Obviously there's a lot packed into the Ghost of Tsushima Director's Cut - from the upgraded visuals on PS5, to a completely new story in the Iki Island expansion. That's why we went directly to Sucker Punch to find out more from creative director Nate Fox and environments lead Joanna Wang.
We'll get to the PS5 upgrades and extras later, because the real star of this show is the Iki Island expansion. It's a whole new story, in a new area, on an island between Tsushima and the Japanese mainland. Obviously slotting a whole new plotline into a narrative as dense and interwoven as the main Tsushima story is an interesting challenge, and just how new content fits in was one of my first questions to Fox. "So once the player gets through Act One of Ghost of Tsushima and they go into Toyotama, they'll then get access to the Iki Island expansion," explains Fox. Crucially, he adds, "the narrative in Iki Island respects choices you've made inside of Tsushima," he confirms, saying "there'll be a story that makes sense, that takes you there."
We're not going into details on what that interlinking story is because spoilers, but it does explain how the new narrative works - it'll simply join the list of companion missions and side quests you pick up along the way, forming part of what's going on in the main game rather than an addendum. (Something Fox says is "tricky" to do.) Once you've unlocked the option you'll be able to set sail for Iki whenever you want, explains Fox. And if you've already completed the game it'll be there, ready and waiting when you load up.
Environments lead Joanna Wang does give a little tease about the expansion's opening while talking about some new environments you might encounter: "So one example is in the very beginning, one of my favorites; when you land in Iki you may find a cave," she explains. "It's actually a smuggler's hideout and you see where the people were [and] you also may find evidence of what is happening in the Island right now."
This extra adventure is about the same size as act one according to Fox. "We get to see a different viewpoint on the sense of Mongol expansion", he continues, "another side of how the Mongols were looking to conquer this space and using a different tack than Khotun Khan". In this case, that conquest comes from the Eagle, a new villain who, from the trailers appears to use some sort of mind-altering drug to break and subdue Jin, along with the local population. Although when I pressed Fox for more on that he simply replied there were "a lot of the details of that I'd rather not describe". What he would say about the events on Iki is that "Jin gets to know [the Mongols] more intimately - as well as the people of Iki island that have their own relationship to the Mongol invasion," adding, curiously, "and even the people of Tsushima Island".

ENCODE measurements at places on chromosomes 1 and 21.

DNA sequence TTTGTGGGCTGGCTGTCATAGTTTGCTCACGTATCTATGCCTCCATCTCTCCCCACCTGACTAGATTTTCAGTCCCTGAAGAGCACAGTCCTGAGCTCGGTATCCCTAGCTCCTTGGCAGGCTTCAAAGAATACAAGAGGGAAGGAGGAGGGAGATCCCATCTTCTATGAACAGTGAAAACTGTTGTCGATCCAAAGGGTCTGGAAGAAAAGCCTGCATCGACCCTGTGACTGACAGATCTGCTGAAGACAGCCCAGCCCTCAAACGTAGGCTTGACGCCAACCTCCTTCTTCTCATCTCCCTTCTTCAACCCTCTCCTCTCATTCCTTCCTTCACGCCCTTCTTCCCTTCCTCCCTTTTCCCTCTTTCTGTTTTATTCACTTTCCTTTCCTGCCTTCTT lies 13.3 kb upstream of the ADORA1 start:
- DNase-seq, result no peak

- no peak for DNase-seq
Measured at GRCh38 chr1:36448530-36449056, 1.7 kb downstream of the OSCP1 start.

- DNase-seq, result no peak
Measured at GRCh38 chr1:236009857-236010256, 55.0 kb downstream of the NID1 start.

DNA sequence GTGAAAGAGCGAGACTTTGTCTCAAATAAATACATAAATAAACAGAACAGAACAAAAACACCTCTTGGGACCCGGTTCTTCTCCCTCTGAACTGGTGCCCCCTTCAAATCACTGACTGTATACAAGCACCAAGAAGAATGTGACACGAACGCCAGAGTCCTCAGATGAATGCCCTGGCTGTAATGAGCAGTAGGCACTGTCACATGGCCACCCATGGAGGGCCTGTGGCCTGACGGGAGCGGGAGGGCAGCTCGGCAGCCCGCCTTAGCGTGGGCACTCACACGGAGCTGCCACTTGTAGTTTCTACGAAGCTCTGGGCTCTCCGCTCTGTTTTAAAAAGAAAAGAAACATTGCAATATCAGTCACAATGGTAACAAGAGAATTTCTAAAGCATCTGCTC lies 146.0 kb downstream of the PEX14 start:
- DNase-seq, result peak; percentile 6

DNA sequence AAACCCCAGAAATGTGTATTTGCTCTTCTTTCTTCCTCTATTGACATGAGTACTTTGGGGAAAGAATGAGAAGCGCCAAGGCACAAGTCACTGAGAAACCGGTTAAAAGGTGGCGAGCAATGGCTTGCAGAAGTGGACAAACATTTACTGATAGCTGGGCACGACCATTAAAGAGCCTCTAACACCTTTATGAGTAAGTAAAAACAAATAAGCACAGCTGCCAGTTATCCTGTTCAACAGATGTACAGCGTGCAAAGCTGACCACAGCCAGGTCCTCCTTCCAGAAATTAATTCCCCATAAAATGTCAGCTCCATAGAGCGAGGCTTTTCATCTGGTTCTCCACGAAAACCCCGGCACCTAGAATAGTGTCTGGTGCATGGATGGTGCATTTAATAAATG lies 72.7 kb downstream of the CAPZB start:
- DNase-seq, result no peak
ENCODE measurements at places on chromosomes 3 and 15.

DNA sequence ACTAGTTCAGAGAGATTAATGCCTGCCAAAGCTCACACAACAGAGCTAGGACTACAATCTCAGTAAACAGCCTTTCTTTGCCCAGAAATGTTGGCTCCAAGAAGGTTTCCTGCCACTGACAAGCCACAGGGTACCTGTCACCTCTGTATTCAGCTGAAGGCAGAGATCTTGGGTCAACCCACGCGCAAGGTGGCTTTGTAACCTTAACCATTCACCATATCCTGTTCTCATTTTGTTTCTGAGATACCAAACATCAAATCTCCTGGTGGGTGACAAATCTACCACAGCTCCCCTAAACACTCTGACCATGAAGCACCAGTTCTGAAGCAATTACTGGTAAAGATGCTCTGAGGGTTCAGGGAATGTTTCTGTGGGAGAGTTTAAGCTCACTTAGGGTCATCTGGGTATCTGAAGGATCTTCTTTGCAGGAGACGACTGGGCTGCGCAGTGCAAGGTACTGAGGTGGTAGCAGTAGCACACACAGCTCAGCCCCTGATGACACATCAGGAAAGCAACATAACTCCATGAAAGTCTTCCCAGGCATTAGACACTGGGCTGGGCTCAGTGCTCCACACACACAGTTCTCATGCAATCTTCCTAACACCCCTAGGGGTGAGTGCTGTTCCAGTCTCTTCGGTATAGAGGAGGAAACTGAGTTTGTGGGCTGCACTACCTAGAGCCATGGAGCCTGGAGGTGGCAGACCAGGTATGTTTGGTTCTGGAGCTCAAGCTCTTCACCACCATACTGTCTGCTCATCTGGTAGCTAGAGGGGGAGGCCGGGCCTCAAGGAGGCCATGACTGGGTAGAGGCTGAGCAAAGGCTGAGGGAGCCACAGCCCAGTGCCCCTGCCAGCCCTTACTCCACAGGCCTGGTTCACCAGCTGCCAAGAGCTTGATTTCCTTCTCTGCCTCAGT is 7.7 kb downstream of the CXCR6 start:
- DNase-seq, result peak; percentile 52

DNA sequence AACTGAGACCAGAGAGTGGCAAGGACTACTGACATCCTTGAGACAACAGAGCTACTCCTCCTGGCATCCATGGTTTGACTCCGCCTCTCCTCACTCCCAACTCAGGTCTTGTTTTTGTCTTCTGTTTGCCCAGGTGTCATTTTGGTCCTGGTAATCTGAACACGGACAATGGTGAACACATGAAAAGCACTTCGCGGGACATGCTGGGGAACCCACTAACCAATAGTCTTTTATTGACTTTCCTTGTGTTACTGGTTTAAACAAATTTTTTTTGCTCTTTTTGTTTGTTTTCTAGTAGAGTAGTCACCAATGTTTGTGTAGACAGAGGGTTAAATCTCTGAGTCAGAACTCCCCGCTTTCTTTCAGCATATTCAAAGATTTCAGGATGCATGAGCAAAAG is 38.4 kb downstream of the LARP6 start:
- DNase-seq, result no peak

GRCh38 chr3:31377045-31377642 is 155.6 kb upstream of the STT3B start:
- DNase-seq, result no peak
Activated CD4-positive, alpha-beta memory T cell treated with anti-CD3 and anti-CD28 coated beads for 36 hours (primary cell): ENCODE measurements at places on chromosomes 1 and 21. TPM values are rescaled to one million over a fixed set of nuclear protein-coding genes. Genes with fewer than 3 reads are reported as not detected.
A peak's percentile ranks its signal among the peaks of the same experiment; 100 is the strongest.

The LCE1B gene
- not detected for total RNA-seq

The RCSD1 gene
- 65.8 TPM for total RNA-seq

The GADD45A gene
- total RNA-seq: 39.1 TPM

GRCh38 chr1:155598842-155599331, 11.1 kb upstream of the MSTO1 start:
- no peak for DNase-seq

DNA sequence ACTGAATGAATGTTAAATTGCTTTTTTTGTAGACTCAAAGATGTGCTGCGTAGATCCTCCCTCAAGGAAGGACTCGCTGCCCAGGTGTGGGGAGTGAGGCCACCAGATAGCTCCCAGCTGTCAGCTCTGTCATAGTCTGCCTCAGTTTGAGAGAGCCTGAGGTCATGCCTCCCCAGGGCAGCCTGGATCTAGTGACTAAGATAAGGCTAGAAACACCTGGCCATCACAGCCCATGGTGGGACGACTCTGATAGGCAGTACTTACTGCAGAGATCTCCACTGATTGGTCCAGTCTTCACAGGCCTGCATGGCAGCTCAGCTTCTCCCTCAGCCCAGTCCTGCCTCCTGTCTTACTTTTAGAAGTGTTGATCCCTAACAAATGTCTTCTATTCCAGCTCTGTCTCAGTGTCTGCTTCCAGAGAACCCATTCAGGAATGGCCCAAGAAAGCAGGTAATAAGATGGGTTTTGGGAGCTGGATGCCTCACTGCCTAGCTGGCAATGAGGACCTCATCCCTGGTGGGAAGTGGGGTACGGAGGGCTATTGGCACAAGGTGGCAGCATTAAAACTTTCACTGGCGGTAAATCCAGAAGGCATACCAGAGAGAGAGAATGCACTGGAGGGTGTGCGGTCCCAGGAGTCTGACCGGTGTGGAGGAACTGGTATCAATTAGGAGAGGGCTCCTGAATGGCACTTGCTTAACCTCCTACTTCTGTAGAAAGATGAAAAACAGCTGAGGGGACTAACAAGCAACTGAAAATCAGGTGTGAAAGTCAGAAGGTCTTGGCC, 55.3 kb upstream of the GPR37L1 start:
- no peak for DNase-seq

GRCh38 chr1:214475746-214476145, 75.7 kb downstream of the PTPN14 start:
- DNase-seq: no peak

With a new Mongol force, there will be new enemies that Fox says "will challenge you to play in a more diverse way". Again, he wouldn't be drawn on more specifics but did say that there will be "a bunch of new skills and armor" that will let players get deeper into whatever playstyle they prefer. So whether you're into stealth, direct combat, or ranged fighting Fox promises "more options for self-expression inside of that combat experience". Perhaps more interestingly, "all the upgrades and all the abilities translate back to Ghost of Tsushima", he says. "This is one package, it's one experience, " he adds. "The Iki Island story is absolutely integrated and meaningful to what happens in Tsushima island as well".
Not everyone can be a samurai...
So that's some of the new stuff coming to the Director's Cut, but how will the move to PS5 change the basic game? The first obvious improvement is there will be much more pretty. On the new platform textures are "double the resolution" according to Wang. New texture streaming tech and the PS5's SSD speeds mean you'll be able to see more detail at larger distances. That's something the Iki expansion will build on with a "different color palette, different biomes [and] different foliage" Wang says. "There's also new landscape and other vegetation that you haven't seen in Tsushima before". Wang highlights things that flashed by briefly in trailers like a "Wisteria forest and purple flowers hanging on vines, swinging the wind". And for all the animal fans out there that were excited by the cats in the trailer, Wang also confirms a new creature briefly glimpsed in a trailer - monkeys! - while casually mentioning they might join you while relaxing in a hot spring.
One area where the new version of the game is building on totally new territory is the haptic feedback and adaptive triggers inside the DualSense. "We're experienced working in graphics, we're experienced working in audio," says Fox, "and haptics is, like a whole new landscape for us to discover". For Ghost of Tsushima Director's Cut, that means you "absolutely get tension on the bow" in the triggers for example, while haptics are used to reinforce the game's swordplay. "Our goal was to make it feel, through the controller, that you were holding this sword,'' Fox says. "In the past, games gave you graphics, audio, and sometimes a shake, but with the haptics we can get much more precise. So if you swing your sword, and it bounces off an enemy shield, the haptics let you feel that in your hands, which makes it more immersive, like you're really holding that sword."
Hopefully, it all means there'll be plenty to look forward to in the Ghost of Tsushima Director's Cut for new and returning players alike when it arrives on August 20.